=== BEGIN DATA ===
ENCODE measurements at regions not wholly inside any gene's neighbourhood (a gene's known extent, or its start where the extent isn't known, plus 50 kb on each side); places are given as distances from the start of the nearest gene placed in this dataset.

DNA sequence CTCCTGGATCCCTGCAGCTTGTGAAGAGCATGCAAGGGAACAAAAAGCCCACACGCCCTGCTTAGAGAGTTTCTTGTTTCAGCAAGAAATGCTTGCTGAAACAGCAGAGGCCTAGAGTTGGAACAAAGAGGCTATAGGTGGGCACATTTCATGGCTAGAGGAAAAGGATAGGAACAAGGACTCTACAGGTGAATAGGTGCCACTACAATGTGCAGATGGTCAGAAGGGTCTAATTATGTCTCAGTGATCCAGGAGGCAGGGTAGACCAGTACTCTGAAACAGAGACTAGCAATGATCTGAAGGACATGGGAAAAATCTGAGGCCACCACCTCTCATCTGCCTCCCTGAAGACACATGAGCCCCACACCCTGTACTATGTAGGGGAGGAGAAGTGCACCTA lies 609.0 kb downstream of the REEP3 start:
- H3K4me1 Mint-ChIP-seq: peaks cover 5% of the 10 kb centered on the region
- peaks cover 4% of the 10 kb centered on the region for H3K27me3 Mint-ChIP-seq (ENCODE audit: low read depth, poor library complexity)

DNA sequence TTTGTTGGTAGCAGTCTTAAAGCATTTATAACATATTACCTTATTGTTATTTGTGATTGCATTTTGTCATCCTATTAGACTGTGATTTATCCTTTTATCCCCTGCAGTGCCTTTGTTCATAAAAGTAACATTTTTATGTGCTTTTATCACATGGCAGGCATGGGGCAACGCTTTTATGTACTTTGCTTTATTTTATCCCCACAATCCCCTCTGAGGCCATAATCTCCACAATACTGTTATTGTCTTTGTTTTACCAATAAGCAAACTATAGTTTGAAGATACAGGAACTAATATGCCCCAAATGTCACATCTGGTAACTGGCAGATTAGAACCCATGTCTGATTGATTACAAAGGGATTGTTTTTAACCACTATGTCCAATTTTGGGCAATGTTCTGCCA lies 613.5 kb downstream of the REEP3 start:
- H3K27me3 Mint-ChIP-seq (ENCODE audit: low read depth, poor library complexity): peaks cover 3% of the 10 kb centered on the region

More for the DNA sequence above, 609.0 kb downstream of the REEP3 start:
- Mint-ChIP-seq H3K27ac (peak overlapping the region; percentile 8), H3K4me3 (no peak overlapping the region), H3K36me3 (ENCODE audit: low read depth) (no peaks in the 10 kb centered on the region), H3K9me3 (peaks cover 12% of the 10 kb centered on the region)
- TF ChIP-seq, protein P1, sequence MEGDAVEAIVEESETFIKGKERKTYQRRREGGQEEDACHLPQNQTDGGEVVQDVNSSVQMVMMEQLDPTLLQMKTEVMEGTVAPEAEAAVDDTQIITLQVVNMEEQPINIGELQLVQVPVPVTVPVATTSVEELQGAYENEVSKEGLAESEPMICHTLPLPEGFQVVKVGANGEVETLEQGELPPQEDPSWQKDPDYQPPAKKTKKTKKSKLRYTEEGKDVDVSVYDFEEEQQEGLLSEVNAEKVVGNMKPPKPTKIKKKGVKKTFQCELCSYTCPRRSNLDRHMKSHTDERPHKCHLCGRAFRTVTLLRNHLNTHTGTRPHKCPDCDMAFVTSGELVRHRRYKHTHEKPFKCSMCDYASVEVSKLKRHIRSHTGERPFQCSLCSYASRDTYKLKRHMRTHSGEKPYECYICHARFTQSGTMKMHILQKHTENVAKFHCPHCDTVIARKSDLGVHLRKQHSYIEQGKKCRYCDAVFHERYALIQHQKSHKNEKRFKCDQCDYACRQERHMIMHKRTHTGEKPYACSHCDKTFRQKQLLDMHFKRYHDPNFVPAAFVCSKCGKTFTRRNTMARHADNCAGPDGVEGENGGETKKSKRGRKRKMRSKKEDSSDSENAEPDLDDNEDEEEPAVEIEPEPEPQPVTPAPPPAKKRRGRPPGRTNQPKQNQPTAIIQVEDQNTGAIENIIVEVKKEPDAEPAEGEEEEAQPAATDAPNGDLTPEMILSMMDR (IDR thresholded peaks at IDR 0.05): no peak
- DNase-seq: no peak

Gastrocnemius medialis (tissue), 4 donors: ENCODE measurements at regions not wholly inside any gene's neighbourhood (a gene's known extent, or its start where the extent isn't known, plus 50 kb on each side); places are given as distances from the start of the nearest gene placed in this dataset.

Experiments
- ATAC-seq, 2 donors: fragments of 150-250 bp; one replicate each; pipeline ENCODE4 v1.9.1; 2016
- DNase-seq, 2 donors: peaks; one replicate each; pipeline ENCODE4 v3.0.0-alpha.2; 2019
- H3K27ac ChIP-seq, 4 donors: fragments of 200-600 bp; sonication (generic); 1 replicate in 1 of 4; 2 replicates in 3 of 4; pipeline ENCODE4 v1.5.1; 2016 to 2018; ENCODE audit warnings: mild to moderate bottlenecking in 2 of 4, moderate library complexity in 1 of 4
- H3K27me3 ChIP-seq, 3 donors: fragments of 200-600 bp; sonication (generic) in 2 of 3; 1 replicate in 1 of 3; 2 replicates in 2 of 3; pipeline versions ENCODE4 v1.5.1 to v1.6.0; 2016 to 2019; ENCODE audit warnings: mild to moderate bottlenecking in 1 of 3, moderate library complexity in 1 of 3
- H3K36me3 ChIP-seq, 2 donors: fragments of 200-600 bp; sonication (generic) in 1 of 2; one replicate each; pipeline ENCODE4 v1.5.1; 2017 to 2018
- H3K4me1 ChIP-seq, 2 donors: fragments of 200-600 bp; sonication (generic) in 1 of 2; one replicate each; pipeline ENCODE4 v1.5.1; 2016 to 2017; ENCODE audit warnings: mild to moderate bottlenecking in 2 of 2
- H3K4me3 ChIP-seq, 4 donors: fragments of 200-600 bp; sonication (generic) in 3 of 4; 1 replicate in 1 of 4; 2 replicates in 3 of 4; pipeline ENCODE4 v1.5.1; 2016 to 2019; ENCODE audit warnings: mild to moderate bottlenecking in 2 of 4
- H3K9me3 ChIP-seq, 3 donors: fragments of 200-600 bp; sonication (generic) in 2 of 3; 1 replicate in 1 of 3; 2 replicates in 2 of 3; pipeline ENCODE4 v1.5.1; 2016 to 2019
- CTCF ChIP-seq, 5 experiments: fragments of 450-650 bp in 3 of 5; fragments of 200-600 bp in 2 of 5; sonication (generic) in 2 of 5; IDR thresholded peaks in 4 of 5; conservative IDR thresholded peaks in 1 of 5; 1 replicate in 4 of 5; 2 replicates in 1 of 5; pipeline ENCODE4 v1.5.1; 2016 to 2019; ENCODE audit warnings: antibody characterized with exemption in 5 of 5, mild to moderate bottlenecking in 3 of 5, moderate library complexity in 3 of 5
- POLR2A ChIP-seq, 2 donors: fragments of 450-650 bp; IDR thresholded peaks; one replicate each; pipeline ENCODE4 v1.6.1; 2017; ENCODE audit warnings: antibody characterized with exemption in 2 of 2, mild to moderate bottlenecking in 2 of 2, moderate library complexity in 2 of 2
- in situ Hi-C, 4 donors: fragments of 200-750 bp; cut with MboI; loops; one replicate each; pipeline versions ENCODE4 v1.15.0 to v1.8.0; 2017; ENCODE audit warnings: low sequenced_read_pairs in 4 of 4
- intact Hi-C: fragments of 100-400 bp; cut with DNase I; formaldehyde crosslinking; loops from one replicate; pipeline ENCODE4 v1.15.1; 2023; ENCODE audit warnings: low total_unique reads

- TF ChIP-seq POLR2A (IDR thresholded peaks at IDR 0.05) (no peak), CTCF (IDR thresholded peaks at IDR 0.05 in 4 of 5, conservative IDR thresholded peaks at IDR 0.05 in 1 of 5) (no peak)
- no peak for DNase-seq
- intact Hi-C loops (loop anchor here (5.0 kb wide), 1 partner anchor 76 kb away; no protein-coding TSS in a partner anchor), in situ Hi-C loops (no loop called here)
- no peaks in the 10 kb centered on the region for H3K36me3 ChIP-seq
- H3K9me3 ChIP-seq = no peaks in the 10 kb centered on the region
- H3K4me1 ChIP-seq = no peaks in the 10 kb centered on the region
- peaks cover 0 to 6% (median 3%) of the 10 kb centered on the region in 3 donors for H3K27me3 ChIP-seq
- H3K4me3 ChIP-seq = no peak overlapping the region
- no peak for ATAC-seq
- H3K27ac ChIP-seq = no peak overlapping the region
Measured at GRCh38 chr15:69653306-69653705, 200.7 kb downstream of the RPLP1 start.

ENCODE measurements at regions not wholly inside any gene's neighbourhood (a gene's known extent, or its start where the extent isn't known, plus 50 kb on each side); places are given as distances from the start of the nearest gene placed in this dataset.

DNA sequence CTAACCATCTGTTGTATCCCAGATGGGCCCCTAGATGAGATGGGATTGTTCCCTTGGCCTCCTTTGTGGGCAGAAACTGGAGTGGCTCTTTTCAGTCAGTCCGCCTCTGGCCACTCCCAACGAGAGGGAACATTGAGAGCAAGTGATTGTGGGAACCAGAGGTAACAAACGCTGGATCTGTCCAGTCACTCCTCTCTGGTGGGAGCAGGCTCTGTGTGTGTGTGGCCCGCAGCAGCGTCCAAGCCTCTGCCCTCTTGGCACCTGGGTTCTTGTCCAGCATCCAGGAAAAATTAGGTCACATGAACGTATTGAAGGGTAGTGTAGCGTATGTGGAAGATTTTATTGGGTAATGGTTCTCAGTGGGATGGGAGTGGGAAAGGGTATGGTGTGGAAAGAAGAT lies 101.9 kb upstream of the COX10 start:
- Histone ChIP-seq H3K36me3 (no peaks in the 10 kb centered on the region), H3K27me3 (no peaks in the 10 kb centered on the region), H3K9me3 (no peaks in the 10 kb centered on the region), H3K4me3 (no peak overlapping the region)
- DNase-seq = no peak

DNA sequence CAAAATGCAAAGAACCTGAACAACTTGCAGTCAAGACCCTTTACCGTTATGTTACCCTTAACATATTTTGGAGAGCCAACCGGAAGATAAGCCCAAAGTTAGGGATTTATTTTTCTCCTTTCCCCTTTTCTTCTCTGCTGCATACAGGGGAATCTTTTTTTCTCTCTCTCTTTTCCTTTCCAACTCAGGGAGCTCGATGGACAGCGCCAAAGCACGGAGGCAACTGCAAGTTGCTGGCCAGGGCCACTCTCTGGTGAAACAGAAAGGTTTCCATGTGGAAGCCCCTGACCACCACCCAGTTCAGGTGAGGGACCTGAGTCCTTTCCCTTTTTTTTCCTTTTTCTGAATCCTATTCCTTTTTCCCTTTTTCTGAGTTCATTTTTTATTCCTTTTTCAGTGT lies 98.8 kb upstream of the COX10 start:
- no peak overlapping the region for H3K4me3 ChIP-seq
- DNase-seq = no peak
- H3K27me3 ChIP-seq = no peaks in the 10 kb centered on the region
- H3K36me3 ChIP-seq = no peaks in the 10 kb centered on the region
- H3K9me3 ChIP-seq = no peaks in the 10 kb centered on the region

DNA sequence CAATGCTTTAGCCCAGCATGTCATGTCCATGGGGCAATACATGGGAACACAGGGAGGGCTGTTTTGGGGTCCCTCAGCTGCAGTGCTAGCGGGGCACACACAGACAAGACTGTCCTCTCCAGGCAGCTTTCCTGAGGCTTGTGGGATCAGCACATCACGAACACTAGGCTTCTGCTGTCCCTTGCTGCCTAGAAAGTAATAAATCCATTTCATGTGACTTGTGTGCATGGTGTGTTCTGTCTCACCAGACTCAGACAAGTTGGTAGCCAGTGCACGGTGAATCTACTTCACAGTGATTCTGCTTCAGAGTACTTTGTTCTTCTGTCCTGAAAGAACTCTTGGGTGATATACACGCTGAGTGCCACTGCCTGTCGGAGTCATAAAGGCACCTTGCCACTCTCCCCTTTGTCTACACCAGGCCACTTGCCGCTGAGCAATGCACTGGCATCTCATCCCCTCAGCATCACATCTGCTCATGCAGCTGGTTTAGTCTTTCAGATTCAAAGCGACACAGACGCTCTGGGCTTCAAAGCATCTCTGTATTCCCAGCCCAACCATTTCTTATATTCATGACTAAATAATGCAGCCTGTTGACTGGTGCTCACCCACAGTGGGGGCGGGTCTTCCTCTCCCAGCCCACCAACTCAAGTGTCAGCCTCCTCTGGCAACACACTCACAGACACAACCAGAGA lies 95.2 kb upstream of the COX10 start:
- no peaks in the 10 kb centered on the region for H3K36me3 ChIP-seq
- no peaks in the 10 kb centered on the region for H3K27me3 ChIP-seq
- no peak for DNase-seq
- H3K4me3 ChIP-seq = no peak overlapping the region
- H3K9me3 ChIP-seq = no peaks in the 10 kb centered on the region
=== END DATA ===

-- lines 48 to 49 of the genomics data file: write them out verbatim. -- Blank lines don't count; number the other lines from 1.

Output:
- no peaks in the 10 kb centered on the region for H3K27me3 ChIP-seq
- no peak for DNase-seq